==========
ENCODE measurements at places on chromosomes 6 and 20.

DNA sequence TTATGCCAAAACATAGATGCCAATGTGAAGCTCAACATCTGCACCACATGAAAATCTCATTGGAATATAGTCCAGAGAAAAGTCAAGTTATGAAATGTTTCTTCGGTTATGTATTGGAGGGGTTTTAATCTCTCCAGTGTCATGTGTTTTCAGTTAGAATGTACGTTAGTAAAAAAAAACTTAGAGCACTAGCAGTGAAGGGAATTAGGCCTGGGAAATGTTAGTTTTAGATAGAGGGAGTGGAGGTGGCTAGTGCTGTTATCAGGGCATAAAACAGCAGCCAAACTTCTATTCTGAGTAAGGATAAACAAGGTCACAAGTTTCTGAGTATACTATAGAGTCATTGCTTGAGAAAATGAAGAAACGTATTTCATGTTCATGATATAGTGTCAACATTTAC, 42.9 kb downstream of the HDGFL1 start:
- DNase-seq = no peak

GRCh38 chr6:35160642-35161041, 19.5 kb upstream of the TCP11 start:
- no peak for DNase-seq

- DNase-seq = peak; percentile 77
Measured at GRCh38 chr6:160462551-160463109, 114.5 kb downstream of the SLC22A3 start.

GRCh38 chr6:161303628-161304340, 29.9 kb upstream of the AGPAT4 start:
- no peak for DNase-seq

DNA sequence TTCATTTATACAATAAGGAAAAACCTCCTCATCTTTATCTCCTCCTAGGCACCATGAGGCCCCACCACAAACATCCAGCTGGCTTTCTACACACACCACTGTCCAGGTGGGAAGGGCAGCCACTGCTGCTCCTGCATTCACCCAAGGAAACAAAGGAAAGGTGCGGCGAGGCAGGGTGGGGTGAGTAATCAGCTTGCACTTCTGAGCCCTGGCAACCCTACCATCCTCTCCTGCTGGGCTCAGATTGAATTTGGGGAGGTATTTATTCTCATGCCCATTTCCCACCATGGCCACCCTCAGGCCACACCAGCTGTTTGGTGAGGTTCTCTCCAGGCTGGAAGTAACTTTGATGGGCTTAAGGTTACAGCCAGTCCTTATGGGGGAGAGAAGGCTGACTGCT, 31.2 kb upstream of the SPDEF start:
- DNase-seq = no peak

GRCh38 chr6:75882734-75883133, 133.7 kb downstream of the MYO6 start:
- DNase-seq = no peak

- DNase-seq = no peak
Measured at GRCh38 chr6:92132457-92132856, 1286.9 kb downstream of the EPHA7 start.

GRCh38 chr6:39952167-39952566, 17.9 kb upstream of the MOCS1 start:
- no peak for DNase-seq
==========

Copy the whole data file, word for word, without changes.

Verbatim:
ENCODE measurements at places on chromosomes 6 and 20.

DNA sequence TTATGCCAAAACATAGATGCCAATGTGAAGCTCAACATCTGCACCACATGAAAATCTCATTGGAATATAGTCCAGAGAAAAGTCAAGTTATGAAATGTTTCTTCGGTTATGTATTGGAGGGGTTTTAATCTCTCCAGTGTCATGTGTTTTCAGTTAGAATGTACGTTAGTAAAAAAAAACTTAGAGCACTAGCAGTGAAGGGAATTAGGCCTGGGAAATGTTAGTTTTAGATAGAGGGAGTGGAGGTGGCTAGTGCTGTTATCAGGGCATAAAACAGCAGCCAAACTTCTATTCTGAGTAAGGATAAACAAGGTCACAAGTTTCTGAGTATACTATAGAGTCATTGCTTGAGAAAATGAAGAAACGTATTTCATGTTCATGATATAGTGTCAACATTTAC, 42.9 kb downstream of the HDGFL1 start:
- DNase-seq = no peak

GRCh38 chr6:35160642-35161041, 19.5 kb upstream of the TCP11 start:
- no peak for DNase-seq

- DNase-seq = peak; percentile 77
Measured at GRCh38 chr6:160462551-160463109, 114.5 kb downstream of the SLC22A3 start.

GRCh38 chr6:161303628-161304340, 29.9 kb upstream of the AGPAT4 start:
- no peak for DNase-seq

DNA sequence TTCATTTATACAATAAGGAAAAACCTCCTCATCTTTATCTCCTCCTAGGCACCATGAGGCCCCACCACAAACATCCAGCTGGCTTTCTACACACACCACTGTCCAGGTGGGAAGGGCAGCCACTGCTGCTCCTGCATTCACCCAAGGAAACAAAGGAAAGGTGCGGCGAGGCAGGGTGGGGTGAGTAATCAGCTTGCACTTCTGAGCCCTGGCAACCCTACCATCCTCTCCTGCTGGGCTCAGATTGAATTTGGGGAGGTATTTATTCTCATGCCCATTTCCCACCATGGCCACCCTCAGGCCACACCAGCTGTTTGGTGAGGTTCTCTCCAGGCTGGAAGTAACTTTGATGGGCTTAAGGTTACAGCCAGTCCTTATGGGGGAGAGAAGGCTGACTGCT, 31.2 kb upstream of the SPDEF start:
- DNase-seq = no peak

GRCh38 chr6:75882734-75883133, 133.7 kb downstream of the MYO6 start:
- DNase-seq = no peak

- DNase-seq = no peak
Measured at GRCh38 chr6:92132457-92132856, 1286.9 kb downstream of the EPHA7 start.

GRCh38 chr6:39952167-39952566, 17.9 kb upstream of the MOCS1 start:
- no peak for DNase-seq